The Fair Food initiative is a legitimate campaign addressing wage stagnation and wage discrepancy for farmworkers. You may not like their tactics, but that is part of their success.
I read with interest Jeff Lytle’s earnest defense of Publix against the onslaught of the Coalition of Immokalee Workers’ Fair Food initiative. I am sure the legal and public relations teams of Publix are now breathing a sigh of relief with the knowledge that the Daily News editorial page editor has so ardently backed their company in the campaign for public opinion.
However, on closer reading of Lytle’s column two narratives emerged that demonstrate his lack of understanding of the important struggle that CIW is waging for social justice for the very people who put food on our tables. The services and advocacy provided by the CIW to a community facing a host of marginalizing and predatory labor practices were eloquently articulated by Gerardo Reyes-Chavez of the CIW in his guest commentary. It serves as a reminder that real wages for farmworkers have not risen for the last 30 years and that CIW is the one organization in Florida that advocates on behalf of farmworkers.
These narratives were summed up in a couple of sentences. The sentence saying to the effect “be quiet because you are lucky to be here” was disappointing in its appeal to the some of the most base jingoistic attitudes appearing in our society, one that completely delegitimizes the important and hard work farmworkers do. Another criticism was the lack of education tied to the notion that most or all farmworkers do not speak English. I question the real numbers here, as talking to farmworkers, more speak English than you might think. But even if true, it also shows the failure to understand the fluidity and lack of stability of farm work. Education needs stability of place, a luxury not available when you work seasonally in the fields.
Lytle also criticizes CIW for not emphasizing education enough. While the CIW may not focus on education per se, many of the services provided are part of building a social framework where people can become educated; if not the current adult population, then their kids. Like most immigrant populations, farmworker parents focus on the next generation. Do not forget, these people are hired and paid by American companies and they are struggling in many cases with inhuman conditions outside of child labor laws. Finally, many organizations do worthy work for immigrant and poor families and do not focus solely on education. That does not mean they do not provide critical services necessary to make education possible Take the many organizations that help immigrant families with settlement services or the many organizations that focus on housing, food distribution, etc. There are many ways to make a positive change, and CIW is filling a huge void in terms of advocacy and representation.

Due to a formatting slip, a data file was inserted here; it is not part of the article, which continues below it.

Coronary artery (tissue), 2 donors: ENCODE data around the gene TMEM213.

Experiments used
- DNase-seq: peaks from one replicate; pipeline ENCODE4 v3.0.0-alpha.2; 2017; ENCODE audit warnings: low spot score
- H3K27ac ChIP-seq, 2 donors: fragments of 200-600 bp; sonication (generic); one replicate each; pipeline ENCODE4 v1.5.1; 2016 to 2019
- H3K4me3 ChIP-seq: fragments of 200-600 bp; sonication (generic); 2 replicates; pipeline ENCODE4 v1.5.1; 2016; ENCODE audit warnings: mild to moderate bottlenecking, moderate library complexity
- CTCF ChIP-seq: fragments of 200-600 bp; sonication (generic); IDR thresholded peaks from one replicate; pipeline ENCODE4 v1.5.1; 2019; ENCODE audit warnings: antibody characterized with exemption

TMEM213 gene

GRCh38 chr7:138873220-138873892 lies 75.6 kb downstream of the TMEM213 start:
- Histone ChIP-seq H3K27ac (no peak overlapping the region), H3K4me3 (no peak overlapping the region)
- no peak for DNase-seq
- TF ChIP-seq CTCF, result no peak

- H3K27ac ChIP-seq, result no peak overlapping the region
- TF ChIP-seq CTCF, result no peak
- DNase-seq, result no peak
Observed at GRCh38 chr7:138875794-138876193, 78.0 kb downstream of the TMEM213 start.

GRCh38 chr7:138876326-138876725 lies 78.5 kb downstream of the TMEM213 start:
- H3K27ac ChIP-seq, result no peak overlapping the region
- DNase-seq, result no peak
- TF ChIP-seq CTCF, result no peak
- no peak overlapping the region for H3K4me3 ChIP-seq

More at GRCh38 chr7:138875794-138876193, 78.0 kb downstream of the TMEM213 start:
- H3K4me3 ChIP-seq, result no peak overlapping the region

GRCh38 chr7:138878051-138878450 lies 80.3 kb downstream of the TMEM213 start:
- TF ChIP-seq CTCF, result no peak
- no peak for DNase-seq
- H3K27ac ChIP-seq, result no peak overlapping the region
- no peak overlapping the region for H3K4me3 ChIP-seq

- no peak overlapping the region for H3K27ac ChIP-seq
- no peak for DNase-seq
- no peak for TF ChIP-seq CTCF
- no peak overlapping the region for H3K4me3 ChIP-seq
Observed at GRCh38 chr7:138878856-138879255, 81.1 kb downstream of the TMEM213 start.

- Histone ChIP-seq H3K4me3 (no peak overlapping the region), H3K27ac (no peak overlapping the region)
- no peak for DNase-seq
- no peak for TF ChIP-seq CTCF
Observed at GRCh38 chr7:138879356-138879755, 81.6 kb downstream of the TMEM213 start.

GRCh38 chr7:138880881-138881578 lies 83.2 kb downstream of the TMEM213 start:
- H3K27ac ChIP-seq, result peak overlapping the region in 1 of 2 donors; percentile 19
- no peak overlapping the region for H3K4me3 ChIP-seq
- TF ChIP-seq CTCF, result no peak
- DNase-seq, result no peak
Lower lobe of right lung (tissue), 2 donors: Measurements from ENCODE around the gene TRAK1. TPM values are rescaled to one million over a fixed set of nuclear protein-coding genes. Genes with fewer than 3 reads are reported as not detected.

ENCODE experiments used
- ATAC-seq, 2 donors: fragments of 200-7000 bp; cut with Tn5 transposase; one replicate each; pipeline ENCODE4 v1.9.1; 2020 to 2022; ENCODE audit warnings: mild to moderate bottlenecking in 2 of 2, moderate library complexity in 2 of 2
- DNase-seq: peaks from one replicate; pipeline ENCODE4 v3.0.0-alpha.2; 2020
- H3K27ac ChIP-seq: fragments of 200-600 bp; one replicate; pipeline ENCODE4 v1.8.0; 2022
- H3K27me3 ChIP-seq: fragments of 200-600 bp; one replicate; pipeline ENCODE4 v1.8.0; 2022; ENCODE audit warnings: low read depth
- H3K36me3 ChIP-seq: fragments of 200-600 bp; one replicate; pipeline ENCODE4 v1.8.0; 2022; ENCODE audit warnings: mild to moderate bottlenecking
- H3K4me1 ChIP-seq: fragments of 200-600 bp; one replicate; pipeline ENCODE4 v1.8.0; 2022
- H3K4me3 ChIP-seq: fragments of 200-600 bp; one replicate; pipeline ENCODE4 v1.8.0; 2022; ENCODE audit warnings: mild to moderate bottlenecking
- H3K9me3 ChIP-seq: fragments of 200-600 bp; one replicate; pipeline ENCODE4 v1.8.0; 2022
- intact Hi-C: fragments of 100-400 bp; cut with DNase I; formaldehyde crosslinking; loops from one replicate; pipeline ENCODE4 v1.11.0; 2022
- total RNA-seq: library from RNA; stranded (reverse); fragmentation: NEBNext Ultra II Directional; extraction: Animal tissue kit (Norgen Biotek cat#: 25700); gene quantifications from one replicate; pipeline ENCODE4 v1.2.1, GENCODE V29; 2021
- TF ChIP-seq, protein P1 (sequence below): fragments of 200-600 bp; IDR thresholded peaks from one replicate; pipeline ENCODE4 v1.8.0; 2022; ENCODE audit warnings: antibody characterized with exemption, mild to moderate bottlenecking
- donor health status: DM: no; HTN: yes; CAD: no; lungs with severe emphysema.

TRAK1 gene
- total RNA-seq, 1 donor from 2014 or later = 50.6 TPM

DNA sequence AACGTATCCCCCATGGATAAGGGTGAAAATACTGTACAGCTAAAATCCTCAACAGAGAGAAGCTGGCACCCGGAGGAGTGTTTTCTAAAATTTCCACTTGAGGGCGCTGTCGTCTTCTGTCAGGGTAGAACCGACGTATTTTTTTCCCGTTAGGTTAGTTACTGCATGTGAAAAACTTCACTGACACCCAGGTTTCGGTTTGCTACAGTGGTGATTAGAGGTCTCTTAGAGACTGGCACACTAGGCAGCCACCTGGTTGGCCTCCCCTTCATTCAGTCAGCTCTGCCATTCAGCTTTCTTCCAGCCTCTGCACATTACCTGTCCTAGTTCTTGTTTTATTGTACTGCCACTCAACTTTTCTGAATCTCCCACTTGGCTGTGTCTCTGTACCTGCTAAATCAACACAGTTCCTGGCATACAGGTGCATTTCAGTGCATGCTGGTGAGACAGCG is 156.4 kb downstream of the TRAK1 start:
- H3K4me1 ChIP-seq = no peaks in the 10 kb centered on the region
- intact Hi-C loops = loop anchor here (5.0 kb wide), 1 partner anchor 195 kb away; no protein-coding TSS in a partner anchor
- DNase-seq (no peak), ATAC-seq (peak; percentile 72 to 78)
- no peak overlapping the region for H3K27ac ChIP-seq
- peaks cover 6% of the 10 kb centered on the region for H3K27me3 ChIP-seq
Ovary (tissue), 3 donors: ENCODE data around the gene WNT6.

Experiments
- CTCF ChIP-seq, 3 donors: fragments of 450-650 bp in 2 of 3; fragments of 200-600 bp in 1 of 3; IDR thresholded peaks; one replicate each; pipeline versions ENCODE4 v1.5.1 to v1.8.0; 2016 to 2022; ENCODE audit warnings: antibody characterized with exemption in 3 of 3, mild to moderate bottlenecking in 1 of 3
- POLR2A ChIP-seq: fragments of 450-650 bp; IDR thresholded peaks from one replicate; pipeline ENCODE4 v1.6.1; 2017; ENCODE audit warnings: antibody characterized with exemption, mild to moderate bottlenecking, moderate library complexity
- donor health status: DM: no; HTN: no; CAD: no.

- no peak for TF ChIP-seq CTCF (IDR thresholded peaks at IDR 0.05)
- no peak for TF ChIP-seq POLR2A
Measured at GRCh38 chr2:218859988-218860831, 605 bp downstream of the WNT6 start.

The CIW uses a variety of tactics to bring awareness to the public domain about the struggle of farmworkers. These include demonstrations and in some cases nonviolent direct action and civil disobedience. While the overt racism confronted by the civil rights movement may not be prevalent now, the dangers faced in trying to organize labor, especially immigrant labor, are many. You fail to mention the successes in fighting human trafficking attained by CIW.
The Fair Food initiative is a legitimate campaign addressing wage stagnation and wage discrepancy for farmworkers. You may not like their tactics, but that is part of their success. They make people notice and think. Indeed, Yum Brands Inc. (owner of KFC, Taco Bell, etc.). signed a historic agreement to uphold the tenets of the Fair Food Initiative several years ago, establishing a corporate precedent. So you see, forward thinking people and companies can see the problem, while others retreat into reactionary thinking and closed-mindedness. Think of it this way: the momentary inconvenience of seeing CIW members demonstrating outside your local grocery store provides an educational opportunity, for you and for others.
But, like I said, Publix is probably pleased and you will now likely be able to keep your golf date with Ed Crenshaw, the CEO of Publix.
Meadows grew up in Naples and graduated from Naples High in 1985. He has master’s and doctorate degrees in anthropology. He writes that he “teaches in college programs geared toward helping aboriginal students achieve their educational goals.”